Friday, May 25, 2007

US v. Sandoval, No. 06-30370 (5-23-07). The 9th (per curiam) affirms the use of a state court abstract for the discrete question of the length of the prior sentence imposed. The court did not use the abstract to guess at the nature of the conviction, which the 9th has held to be impermissible under Navidad-Marcus, 367 F.3d 903 (9th Cir. 2004). An abstract can be used, with charging documents, to see if a prior conviction qualifies as an aggravated felony under Valle-Montalles, 474 F.3d 1197 (9th Cir. 2007). The use of the abstract here was not an assessment of the prior, or a look at its nature; it was for the sentence imposed. The 9th also brushed aside an objection to the court's order for fingerprint exemplars.

US v. Jeremiah, No. 06-10397 (5-24-07). In a SR appeal, the 9th decided it did not have to decide whether a probation officer's swearing for a request for a warrant did or did not include the supporting facts. The reason was that the defendant was found in violation, and a conviction cannot void the arrest here. This differs from Vargas-Amaya, where the warrant and arrest was affected after the SR ran because here, the defendant was still under SR. The failure to conduct a PH was also waived because it was not raised before the district court at the admit/deny hearing. There was sufficient evidence for a violation finding although the evidence was open to interpretation. Finally, the 9th upheld the conditions and times of drug testing as the court set the number, and was appropriate.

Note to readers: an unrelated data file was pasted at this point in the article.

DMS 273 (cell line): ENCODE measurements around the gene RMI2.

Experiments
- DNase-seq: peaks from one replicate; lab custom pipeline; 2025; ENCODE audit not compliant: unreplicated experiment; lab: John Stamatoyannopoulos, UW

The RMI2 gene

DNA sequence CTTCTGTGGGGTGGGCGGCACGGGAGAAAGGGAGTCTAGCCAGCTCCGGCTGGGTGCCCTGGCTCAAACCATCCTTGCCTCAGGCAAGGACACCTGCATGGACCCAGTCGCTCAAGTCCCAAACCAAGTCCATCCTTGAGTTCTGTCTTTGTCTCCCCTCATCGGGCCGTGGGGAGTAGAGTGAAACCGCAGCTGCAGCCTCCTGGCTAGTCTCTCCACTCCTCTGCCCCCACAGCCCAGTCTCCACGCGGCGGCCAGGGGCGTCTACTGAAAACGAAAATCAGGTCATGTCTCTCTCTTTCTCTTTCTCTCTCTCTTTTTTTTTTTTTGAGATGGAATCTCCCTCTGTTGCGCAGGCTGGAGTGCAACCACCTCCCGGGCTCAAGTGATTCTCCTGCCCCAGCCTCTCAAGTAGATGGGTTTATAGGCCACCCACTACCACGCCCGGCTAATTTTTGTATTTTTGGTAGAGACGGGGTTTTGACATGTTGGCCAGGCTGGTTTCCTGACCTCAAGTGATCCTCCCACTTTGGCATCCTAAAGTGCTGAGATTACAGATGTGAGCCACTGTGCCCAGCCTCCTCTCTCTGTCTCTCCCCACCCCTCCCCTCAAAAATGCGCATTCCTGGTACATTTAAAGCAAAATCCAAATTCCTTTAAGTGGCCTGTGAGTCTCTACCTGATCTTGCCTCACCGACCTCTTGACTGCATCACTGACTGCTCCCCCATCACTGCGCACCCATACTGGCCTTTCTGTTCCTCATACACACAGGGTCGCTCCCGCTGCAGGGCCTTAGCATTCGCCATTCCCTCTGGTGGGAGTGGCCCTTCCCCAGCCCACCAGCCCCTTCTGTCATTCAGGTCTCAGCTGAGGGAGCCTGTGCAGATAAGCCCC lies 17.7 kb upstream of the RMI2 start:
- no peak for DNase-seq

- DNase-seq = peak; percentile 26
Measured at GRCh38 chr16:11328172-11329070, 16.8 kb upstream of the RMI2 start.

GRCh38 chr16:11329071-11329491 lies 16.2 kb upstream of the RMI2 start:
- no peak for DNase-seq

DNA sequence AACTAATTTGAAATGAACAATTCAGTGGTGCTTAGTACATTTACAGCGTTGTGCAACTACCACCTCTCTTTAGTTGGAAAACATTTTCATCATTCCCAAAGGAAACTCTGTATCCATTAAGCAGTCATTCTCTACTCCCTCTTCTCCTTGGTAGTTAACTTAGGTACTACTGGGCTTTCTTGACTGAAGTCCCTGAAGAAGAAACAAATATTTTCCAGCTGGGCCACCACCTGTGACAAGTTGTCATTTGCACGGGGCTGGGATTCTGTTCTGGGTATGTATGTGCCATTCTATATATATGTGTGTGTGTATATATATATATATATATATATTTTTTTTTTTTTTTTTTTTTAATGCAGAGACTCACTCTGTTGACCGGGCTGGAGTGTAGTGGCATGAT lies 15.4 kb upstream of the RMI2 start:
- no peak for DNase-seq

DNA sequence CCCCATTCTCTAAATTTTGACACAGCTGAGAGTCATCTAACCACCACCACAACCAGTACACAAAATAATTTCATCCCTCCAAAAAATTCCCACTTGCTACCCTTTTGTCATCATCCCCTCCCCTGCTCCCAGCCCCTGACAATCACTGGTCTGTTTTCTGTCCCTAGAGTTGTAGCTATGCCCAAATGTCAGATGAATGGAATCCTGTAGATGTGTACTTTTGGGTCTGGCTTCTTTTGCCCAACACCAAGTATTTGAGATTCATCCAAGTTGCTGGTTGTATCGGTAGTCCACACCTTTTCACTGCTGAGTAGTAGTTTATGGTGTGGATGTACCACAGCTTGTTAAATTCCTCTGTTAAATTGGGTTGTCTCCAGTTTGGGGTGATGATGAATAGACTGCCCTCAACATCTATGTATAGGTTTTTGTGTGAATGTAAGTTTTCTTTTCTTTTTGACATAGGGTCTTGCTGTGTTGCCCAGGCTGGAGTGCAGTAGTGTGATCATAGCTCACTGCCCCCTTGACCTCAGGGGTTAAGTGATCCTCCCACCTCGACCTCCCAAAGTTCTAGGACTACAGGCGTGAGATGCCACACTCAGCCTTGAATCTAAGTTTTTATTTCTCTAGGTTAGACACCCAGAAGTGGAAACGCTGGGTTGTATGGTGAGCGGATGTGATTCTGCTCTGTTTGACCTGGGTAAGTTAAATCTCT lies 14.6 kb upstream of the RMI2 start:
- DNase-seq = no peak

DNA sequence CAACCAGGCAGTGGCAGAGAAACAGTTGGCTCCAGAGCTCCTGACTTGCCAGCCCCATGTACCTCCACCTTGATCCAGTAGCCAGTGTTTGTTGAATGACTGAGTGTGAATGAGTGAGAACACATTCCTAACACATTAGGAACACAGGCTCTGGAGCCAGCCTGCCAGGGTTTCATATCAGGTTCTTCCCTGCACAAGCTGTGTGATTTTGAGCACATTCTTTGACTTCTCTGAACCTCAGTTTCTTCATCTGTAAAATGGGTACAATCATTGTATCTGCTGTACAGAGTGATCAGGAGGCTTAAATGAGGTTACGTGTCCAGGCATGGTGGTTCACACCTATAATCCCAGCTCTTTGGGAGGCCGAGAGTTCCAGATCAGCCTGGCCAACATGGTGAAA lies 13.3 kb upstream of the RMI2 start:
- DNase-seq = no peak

US v. Curtain, No. 04-10632 (5-24-07). Sitting en banc, the 9th (Trott) reverses and remands a conviction in a child "traveler" case on the basis of the court failing to properly conduct a FRE 403 balancing test. The defendant here was ensnared in a sting operation with an undercover agent posing as a 13 or 14 year old girl. The defendant traveled to meet her. His defense attacked the specific intent, arguing was that this was all fantasy, and he was hoping that she was an adult woman who was also play acting. To rebut this, the government introduced reading material he had in his possession, some five pornographic stories that dealt with underage initiation into sex. The district court read two stories, tied their admission to intent, and allowed the stories in. He did not read all the stories for a 403 balancing test. All 15 judges agreed that the 403 analysis was flawed because the district court had to read all, and assess how unduly prejudicial they were (one unread story, for example, had bestiality involved). In the majority opinion, the 9th rejected any blanket ban against admission of legal reading or first amendment material to prove intent. Such a ban is unnecessarily broad. The opinion reviews the various circuits, and finds that in specific cases, with specific facts, and with specific defenses, such admission may be proper. It still must be balanced. Moreover, the 9th cautioned against a wide-open interpretation; it must be narrowed and tied. An example was a book about the great train robbery and a case involving theft from a train with similar details and circumstances. As for 403, the district court must review all the evidence and weigh and balance. That was not done here. In a number of concurrences, with strange bedfellows (Kleinfeld, Kozinski, Pregerson, Thomas and Berzon), concern was expressed at whether the issue had to be even decided (Wardlaw), or whether prior precedent could be taken as a ban (it was not) and that First Amendment concerns had a place in the analysis. Fantasy is not illegal.


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